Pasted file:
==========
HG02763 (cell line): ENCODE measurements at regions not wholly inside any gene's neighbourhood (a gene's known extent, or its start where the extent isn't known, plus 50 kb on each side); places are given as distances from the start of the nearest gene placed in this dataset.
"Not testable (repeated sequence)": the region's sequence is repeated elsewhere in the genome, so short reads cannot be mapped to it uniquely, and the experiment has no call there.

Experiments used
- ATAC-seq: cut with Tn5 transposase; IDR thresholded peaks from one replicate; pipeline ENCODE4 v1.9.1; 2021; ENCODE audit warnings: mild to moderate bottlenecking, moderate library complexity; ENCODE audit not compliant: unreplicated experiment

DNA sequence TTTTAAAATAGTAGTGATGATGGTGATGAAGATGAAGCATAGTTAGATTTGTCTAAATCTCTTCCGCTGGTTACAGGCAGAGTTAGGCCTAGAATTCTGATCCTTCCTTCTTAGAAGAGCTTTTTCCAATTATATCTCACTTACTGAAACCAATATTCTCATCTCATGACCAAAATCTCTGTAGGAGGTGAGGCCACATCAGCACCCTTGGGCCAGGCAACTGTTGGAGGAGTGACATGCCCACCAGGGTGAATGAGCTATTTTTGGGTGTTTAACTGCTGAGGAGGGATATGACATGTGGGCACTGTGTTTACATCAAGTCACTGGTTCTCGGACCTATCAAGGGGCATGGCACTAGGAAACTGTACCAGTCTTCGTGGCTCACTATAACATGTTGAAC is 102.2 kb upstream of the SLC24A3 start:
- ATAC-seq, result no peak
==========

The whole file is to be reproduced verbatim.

HG02763 (cell line): ENCODE measurements at regions not wholly inside any gene's neighbourhood (a gene's known extent, or its start where the extent isn't known, plus 50 kb on each side); places are given as distances from the start of the nearest gene placed in this dataset.
"Not testable (repeated sequence)": the region's sequence is repeated elsewhere in the genome, so short reads cannot be mapped to it uniquely, and the experiment has no call there.

Experiments used
- ATAC-seq: cut with Tn5 transposase; IDR thresholded peaks from one replicate; pipeline ENCODE4 v1.9.1; 2021; ENCODE audit warnings: mild to moderate bottlenecking, moderate library complexity; ENCODE audit not compliant: unreplicated experiment

DNA sequence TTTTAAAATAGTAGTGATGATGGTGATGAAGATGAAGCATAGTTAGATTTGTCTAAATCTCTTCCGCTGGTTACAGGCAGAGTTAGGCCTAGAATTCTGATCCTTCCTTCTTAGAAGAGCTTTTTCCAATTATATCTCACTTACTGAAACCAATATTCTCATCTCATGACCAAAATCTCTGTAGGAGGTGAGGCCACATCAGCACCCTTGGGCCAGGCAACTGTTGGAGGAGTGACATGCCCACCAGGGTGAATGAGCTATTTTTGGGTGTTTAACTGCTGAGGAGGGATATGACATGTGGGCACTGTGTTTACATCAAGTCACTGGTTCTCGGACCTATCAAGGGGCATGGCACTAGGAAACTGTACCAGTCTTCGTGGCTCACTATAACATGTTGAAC is 102.2 kb upstream of the SLC24A3 start:
- ATAC-seq, result no peak